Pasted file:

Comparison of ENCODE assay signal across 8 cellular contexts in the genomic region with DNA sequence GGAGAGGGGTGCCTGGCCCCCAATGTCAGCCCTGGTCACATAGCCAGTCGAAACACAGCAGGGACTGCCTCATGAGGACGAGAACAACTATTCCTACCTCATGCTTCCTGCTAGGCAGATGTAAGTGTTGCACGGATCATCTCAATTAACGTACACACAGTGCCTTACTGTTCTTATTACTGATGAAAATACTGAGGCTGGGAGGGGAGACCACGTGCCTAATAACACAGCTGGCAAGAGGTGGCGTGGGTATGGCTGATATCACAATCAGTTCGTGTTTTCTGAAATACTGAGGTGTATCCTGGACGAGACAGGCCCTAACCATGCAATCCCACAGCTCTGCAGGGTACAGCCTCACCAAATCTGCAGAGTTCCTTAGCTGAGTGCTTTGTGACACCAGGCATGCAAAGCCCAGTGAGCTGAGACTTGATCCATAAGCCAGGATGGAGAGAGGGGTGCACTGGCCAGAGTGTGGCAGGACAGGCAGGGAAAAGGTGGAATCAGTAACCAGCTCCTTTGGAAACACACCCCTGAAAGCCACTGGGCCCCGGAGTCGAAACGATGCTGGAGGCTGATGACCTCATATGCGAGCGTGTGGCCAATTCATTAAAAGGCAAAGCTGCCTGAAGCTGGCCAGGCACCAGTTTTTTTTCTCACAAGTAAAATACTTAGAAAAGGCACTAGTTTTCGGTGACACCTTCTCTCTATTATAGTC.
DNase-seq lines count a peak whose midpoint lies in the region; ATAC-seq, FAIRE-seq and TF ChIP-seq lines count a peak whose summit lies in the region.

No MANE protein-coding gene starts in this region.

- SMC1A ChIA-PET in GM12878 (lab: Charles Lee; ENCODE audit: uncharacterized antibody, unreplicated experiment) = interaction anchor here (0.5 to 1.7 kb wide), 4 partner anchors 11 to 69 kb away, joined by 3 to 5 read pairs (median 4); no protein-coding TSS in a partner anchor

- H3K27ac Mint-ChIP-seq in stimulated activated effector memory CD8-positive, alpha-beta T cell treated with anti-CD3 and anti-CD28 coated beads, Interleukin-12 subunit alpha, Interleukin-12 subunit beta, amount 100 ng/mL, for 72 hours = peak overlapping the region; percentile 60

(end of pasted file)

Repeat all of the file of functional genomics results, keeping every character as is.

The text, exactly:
Comparison of ENCODE assay signal across 8 cellular contexts in the genomic region with DNA sequence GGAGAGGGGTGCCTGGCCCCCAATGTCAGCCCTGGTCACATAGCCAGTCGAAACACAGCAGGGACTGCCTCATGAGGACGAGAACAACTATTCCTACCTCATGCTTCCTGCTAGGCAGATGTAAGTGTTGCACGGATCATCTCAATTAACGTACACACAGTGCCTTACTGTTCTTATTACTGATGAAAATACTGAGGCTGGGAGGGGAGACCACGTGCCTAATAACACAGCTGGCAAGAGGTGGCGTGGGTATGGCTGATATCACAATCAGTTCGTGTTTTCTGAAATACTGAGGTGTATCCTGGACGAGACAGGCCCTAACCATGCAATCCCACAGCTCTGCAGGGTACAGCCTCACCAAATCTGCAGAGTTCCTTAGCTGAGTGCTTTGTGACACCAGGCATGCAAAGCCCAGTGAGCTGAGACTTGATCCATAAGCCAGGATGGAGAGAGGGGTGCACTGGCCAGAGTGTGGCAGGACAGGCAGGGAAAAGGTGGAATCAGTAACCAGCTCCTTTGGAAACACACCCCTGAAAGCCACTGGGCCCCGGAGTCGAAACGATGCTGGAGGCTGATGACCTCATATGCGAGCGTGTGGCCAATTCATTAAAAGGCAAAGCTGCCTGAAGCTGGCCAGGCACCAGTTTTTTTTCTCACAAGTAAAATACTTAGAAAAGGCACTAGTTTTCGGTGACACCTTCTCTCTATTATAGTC.
DNase-seq lines count a peak whose midpoint lies in the region; ATAC-seq, FAIRE-seq and TF ChIP-seq lines count a peak whose summit lies in the region.

No MANE protein-coding gene starts in this region.

- SMC1A ChIA-PET in GM12878 (lab: Charles Lee; ENCODE audit: uncharacterized antibody, unreplicated experiment) = interaction anchor here (0.5 to 1.7 kb wide), 4 partner anchors 11 to 69 kb away, joined by 3 to 5 read pairs (median 4); no protein-coding TSS in a partner anchor

- H3K27ac Mint-ChIP-seq in stimulated activated effector memory CD8-positive, alpha-beta T cell treated with anti-CD3 and anti-CD28 coated beads, Interleukin-12 subunit alpha, Interleukin-12 subunit beta, amount 100 ng/mL, for 72 hours = peak overlapping the region; percentile 60